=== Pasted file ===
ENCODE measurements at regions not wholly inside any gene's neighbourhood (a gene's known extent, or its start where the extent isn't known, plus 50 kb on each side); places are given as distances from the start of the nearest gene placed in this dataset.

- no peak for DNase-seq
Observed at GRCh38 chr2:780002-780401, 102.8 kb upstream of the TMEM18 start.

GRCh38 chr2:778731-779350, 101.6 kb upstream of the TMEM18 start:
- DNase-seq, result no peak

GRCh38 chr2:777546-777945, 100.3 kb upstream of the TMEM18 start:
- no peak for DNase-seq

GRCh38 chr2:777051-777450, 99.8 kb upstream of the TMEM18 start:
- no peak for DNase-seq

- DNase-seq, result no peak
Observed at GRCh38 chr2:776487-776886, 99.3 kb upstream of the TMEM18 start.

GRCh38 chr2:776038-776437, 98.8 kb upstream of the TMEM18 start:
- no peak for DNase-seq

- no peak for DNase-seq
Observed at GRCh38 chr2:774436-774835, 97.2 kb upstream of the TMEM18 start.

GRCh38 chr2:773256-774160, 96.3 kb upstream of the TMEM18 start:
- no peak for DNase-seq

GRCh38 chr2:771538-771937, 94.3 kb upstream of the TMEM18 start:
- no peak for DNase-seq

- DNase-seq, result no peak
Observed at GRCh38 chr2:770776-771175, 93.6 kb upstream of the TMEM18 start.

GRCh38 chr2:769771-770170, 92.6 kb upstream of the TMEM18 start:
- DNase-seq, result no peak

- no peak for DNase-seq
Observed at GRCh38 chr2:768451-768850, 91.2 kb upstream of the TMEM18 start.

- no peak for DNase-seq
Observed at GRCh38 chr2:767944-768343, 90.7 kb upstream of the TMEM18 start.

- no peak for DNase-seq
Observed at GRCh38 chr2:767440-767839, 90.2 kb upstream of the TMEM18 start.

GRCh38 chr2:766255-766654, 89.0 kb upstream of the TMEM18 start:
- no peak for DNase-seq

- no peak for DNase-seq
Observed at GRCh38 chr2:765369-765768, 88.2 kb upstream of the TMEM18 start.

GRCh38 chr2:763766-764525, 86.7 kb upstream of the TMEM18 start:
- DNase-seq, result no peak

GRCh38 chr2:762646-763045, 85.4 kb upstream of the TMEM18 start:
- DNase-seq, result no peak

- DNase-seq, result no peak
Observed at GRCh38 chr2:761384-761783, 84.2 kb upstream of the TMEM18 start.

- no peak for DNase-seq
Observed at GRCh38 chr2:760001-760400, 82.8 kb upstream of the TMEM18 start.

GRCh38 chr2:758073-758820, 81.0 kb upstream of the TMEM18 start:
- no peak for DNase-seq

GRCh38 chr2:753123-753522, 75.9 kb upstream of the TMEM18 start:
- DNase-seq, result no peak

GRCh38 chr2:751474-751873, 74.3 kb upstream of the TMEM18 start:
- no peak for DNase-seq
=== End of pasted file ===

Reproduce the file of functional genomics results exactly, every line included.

ENCODE measurements at regions not wholly inside any gene's neighbourhood (a gene's known extent, or its start where the extent isn't known, plus 50 kb on each side); places are given as distances from the start of the nearest gene placed in this dataset.

- no peak for DNase-seq
Observed at GRCh38 chr2:780002-780401, 102.8 kb upstream of the TMEM18 start.

GRCh38 chr2:778731-779350, 101.6 kb upstream of the TMEM18 start:
- DNase-seq, result no peak

GRCh38 chr2:777546-777945, 100.3 kb upstream of the TMEM18 start:
- no peak for DNase-seq

GRCh38 chr2:777051-777450, 99.8 kb upstream of the TMEM18 start:
- no peak for DNase-seq

- DNase-seq, result no peak
Observed at GRCh38 chr2:776487-776886, 99.3 kb upstream of the TMEM18 start.

GRCh38 chr2:776038-776437, 98.8 kb upstream of the TMEM18 start:
- no peak for DNase-seq

- no peak for DNase-seq
Observed at GRCh38 chr2:774436-774835, 97.2 kb upstream of the TMEM18 start.

GRCh38 chr2:773256-774160, 96.3 kb upstream of the TMEM18 start:
- no peak for DNase-seq

GRCh38 chr2:771538-771937, 94.3 kb upstream of the TMEM18 start:
- no peak for DNase-seq

- DNase-seq, result no peak
Observed at GRCh38 chr2:770776-771175, 93.6 kb upstream of the TMEM18 start.

GRCh38 chr2:769771-770170, 92.6 kb upstream of the TMEM18 start:
- DNase-seq, result no peak

- no peak for DNase-seq
Observed at GRCh38 chr2:768451-768850, 91.2 kb upstream of the TMEM18 start.

- no peak for DNase-seq
Observed at GRCh38 chr2:767944-768343, 90.7 kb upstream of the TMEM18 start.

- no peak for DNase-seq
Observed at GRCh38 chr2:767440-767839, 90.2 kb upstream of the TMEM18 start.

GRCh38 chr2:766255-766654, 89.0 kb upstream of the TMEM18 start:
- no peak for DNase-seq

- no peak for DNase-seq
Observed at GRCh38 chr2:765369-765768, 88.2 kb upstream of the TMEM18 start.

GRCh38 chr2:763766-764525, 86.7 kb upstream of the TMEM18 start:
- DNase-seq, result no peak

GRCh38 chr2:762646-763045, 85.4 kb upstream of the TMEM18 start:
- DNase-seq, result no peak

- DNase-seq, result no peak
Observed at GRCh38 chr2:761384-761783, 84.2 kb upstream of the TMEM18 start.

- no peak for DNase-seq
Observed at GRCh38 chr2:760001-760400, 82.8 kb upstream of the TMEM18 start.

GRCh38 chr2:758073-758820, 81.0 kb upstream of the TMEM18 start:
- no peak for DNase-seq

GRCh38 chr2:753123-753522, 75.9 kb upstream of the TMEM18 start:
- DNase-seq, result no peak

GRCh38 chr2:751474-751873, 74.3 kb upstream of the TMEM18 start:
- no peak for DNase-seq